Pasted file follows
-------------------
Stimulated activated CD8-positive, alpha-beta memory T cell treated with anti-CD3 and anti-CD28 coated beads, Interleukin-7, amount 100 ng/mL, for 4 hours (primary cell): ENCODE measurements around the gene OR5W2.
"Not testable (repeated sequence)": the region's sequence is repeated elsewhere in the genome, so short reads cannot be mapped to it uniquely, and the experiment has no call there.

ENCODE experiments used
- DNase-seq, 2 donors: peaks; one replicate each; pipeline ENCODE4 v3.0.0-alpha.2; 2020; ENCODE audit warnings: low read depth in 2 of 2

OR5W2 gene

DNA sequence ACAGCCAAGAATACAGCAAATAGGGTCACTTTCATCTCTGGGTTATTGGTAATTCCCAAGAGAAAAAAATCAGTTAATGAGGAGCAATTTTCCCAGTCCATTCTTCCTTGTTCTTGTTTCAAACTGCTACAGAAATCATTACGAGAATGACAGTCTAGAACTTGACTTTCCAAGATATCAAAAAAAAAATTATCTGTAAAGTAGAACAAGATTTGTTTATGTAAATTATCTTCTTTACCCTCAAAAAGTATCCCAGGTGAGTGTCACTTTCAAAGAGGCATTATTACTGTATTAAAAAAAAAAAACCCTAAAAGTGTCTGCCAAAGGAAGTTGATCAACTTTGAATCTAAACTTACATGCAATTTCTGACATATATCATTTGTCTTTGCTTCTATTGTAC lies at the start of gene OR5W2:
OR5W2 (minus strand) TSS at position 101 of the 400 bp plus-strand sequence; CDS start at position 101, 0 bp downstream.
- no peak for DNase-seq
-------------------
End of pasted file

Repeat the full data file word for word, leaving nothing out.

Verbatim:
Stimulated activated CD8-positive, alpha-beta memory T cell treated with anti-CD3 and anti-CD28 coated beads, Interleukin-7, amount 100 ng/mL, for 4 hours (primary cell): ENCODE measurements around the gene OR5W2.
"Not testable (repeated sequence)": the region's sequence is repeated elsewhere in the genome, so short reads cannot be mapped to it uniquely, and the experiment has no call there.

ENCODE experiments used
- DNase-seq, 2 donors: peaks; one replicate each; pipeline ENCODE4 v3.0.0-alpha.2; 2020; ENCODE audit warnings: low read depth in 2 of 2

OR5W2 gene

DNA sequence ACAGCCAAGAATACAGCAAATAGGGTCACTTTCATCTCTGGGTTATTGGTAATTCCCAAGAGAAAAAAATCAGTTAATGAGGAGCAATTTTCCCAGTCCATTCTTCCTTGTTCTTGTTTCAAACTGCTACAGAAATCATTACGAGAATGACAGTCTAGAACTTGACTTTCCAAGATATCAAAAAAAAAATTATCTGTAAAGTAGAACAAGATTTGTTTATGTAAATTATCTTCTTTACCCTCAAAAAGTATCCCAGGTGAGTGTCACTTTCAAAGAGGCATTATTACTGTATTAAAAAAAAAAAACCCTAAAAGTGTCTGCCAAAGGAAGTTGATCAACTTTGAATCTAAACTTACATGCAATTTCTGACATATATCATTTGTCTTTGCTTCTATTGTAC lies at the start of gene OR5W2:
OR5W2 (minus strand) TSS at position 101 of the 400 bp plus-strand sequence; CDS start at position 101, 0 bp downstream.
- no peak for DNase-seq